Everyone knows that you need protein to build muscle! But one question comes up again and again: Which protein is better? Animal or plant-based? Whey or soy? You can find the answer in today's blog post
Protein: Whey vs. soy
A recent study investigated the effect of soy protein and animal protein (including whey) on training strength and muscle mass. The researchers compared data from a total of 266 test subjects from nine different studies. The result: supplementation with soy or whey protein showed faster and increased muscle growth as well as more strength during training. However, no difference was found between the two protein sources: Both had an equal effect on muscle growth and training strength. In 2017, a study also came to the conclusion that the protein source does not play a significant role in the effect of protein on muscle growth. But this is actually nothing new: a study by Kalman et al. showed similar results back in 2007.
Despite clear study findings, the misconception that animal proteins lead to more muscle mass persists. This is probably partly due to cultural and social gender stereotypes. After all, eating meat is considered masculine and stands for both strength and vitality. Even young boys learn that meat and milk "make you big and strong". On the other hand, the high biological value of whey protein is often equated with high muscle growth. What is often forgotten is that the combination of different protein sources increases the biological value, as the amino acid patterns complement each other. Therefore, two different protein sources, which alone have a lower biological value than whey protein (e.g. soy and rice), can even achieve a higher biological value together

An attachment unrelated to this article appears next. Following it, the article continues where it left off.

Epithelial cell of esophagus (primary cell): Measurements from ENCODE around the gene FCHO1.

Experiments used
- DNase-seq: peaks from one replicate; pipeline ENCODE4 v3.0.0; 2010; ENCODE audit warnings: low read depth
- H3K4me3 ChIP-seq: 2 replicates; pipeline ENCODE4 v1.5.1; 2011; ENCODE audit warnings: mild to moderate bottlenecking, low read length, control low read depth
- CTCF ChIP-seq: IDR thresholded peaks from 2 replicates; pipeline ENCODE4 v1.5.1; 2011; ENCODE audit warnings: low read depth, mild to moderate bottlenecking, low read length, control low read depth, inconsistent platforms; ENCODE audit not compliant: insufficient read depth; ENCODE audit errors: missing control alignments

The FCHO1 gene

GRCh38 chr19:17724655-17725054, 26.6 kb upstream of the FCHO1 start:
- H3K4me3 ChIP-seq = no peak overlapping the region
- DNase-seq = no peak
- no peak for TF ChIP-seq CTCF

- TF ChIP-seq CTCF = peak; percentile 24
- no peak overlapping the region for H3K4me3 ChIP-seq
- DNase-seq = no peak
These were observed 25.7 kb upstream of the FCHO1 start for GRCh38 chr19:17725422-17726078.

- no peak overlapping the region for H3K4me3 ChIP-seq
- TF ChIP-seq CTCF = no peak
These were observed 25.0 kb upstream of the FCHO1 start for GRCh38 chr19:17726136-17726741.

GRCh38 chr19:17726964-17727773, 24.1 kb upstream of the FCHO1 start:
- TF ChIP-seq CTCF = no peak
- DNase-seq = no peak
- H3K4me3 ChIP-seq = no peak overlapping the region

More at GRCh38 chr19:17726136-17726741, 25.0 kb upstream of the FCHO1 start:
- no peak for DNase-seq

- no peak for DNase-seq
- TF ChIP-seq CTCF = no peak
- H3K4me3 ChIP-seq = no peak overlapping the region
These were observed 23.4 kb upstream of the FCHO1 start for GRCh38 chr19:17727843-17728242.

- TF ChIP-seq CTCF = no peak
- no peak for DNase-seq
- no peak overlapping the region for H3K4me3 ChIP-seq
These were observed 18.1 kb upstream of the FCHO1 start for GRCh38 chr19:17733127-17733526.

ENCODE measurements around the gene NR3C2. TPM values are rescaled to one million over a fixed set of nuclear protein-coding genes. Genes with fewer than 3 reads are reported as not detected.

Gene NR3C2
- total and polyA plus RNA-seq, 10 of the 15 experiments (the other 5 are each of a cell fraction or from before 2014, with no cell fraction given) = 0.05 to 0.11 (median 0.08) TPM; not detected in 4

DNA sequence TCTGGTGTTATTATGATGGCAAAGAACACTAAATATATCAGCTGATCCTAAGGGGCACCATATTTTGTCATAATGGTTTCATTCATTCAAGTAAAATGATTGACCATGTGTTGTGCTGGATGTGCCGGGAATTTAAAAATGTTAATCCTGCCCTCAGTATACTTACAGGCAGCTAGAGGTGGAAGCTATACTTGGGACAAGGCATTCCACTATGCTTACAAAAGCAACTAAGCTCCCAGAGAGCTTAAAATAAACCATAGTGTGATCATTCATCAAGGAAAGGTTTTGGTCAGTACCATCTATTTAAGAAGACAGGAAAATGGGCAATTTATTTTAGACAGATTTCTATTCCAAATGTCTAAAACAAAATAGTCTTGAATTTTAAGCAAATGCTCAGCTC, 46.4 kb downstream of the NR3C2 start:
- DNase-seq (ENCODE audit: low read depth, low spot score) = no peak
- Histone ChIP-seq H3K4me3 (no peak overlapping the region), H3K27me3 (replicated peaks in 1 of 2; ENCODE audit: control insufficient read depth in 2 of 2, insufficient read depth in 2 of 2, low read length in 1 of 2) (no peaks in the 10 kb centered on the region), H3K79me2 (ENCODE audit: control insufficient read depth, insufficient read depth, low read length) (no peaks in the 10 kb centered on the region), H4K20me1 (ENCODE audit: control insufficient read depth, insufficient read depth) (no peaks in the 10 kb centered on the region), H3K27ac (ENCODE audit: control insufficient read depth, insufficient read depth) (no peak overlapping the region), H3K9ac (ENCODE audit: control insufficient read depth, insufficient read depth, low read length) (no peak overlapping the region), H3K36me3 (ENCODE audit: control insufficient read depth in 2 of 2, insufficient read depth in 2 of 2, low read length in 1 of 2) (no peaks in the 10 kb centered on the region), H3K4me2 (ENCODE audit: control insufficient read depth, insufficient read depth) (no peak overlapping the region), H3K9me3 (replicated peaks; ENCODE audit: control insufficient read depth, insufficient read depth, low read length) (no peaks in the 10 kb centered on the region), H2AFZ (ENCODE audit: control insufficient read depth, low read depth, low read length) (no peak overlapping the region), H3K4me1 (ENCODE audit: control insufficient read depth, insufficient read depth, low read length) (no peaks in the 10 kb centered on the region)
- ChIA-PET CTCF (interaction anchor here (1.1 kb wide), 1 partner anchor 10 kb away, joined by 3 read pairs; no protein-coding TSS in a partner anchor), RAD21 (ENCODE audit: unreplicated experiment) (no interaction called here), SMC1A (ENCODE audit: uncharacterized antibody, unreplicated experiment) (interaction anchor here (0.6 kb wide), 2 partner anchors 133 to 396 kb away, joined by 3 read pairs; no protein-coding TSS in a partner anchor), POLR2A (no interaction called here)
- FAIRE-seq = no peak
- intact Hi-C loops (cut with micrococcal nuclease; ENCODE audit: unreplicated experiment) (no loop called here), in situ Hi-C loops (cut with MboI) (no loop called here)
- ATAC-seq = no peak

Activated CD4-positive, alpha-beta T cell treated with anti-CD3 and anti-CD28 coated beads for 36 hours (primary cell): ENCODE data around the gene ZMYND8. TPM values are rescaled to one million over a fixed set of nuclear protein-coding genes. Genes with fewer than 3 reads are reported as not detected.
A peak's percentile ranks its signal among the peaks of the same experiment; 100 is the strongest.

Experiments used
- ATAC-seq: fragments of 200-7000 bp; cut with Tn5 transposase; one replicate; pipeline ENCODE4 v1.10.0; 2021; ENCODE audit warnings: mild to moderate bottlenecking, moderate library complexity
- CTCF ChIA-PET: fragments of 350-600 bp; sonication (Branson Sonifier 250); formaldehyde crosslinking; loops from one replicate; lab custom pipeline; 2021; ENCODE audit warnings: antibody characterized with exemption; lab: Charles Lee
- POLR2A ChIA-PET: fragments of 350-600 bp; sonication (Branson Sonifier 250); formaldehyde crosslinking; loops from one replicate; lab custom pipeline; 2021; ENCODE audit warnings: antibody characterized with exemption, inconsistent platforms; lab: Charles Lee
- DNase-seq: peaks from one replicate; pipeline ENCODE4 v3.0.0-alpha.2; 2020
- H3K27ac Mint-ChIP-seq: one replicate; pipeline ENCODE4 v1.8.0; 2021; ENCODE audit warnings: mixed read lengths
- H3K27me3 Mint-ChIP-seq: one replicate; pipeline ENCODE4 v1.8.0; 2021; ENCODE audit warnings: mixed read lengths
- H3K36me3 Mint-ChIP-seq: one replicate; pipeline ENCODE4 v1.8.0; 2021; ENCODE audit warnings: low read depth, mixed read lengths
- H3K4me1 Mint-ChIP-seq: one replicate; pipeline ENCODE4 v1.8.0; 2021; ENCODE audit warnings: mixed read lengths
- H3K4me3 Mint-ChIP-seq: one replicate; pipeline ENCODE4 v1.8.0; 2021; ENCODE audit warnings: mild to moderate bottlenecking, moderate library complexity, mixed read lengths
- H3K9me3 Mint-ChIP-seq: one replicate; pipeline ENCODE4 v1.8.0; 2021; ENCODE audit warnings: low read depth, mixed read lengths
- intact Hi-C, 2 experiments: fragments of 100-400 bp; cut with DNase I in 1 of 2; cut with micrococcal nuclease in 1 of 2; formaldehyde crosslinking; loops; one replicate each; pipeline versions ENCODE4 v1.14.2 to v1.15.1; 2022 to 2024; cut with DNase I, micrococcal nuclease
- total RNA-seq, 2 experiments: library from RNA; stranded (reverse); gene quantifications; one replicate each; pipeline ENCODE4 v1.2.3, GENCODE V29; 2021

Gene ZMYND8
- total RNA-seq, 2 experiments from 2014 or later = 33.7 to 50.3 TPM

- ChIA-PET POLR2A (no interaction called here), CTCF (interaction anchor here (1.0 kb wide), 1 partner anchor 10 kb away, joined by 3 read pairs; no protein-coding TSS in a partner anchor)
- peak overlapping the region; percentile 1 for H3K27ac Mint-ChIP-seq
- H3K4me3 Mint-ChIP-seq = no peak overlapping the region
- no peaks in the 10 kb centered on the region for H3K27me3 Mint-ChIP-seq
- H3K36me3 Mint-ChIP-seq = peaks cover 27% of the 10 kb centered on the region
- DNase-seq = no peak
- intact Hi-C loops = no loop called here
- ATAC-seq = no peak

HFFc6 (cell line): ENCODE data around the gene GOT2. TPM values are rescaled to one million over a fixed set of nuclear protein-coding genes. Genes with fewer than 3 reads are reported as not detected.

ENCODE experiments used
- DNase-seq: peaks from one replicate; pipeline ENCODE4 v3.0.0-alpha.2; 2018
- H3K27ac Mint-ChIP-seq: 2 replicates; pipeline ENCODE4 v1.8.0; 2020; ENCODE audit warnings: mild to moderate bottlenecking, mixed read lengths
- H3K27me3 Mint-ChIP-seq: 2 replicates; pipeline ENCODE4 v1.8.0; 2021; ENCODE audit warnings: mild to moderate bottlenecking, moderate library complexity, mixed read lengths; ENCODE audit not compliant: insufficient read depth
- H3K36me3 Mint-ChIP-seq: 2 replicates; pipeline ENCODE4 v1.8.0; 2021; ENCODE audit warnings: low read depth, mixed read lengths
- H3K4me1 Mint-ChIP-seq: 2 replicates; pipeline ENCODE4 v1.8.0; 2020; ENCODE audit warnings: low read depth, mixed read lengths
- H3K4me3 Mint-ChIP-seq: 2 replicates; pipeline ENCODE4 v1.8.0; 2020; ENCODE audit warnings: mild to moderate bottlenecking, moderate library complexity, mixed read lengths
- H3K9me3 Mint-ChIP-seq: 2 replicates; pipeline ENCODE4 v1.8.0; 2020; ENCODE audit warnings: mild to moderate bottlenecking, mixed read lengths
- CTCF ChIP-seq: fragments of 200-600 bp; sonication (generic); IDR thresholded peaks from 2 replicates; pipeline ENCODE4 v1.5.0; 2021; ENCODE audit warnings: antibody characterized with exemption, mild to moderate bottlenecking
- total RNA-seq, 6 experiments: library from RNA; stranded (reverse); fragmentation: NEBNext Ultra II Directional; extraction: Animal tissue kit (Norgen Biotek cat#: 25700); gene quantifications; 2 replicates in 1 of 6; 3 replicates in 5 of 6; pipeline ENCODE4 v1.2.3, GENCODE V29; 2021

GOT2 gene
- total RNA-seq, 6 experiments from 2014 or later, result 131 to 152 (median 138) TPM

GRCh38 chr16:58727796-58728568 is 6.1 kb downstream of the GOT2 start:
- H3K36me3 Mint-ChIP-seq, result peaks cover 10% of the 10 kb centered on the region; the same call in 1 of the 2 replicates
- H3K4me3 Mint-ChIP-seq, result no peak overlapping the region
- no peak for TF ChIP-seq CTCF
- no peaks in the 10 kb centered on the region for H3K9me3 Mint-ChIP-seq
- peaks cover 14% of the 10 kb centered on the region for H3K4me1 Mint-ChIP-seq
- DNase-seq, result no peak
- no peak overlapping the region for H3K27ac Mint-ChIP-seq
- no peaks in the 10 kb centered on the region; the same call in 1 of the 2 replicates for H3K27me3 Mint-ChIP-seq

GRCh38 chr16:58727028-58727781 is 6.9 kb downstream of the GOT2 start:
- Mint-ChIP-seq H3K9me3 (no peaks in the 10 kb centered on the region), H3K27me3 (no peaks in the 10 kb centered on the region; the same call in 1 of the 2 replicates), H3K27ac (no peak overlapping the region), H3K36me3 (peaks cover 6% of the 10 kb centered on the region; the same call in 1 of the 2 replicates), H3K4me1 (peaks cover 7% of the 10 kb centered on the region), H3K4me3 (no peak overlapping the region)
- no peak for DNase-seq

The future eats plant-based
Even if no differences can be found between animal and plant-based protein in terms of muscle growth, plant-based protein is the better choice. It benefits animals, the environment and your health.
Animal protein promotes the development of cancer
More and more studies are now pointing to the dangers of high consumption of animal proteins. One large study showed that the consumption of animal proteins increases the risk of dying prematurely. The scientists made the following observation: if the consumption of animal proteins increased, the risk of developing cardiovascular diseases or cancer also increased. The opposite was true for the plant-based alternative: if the proportion of plant-based proteins in the diet increased, the risk of illness and therefore death decreased. In addition, another study suggests that high consumption of animal proteins in middle age in particular is associated with a higher risk of death
Animal protein pollutes the environment
Climate change, species extinction and the waste of valuable resources: the effects of high meat consumption are devastating. Only around 37% of our protein comes from animal products. However, 83% of agricultural land is used for their production. Therefore, for the sake of our environment, we should prefer plant-based proteins instead of converting them into animal protein, which requires enormous amounts of water and energy.
- M. Messina et al. No Difference Between the Effects of Supplementing With Soy Protein Versus Animal Protein on Gains in Muscle Mass and Strength in Response to Resistance Exercise. Int J Sport Nutr Exerc Metab 2018; 3:1-36.
- E. Levine et al. Low Protein intake is associated with a major Reduction in IGF-1, Cancer, and overall mortality in the 65 and younger but not older Population. Cell Metab 2014; 19(3):407-17.
- M. Song et al. Association of Animal and Plant Protein Intake With All-Cause and Cause-Specific Mortality. JAMA Intern Med 2016; 176(10):1453-63.
- M. Pasiakos et al. The effects of protein supplements on muscle mass, strength, and aerobic and anaerobic power in healthy adults: a systematic review.
- J. Poore, T. Nemecek. Reducing food's environmental impacts through producers and consumers. Science 2018; 360(6392):987-92
- M. Mangano K.M. Dietary protein is associated with musculoskeletal health independently of dietary pattern: the Framingham Third Generation Study. Am J Clin Nutr.2017;105(3):714-22.
- D. Kalmann et al. Effect of protein source and resistance training on body composition and sex hormones. J Int Soc Sports Nutr 2007; 4:4.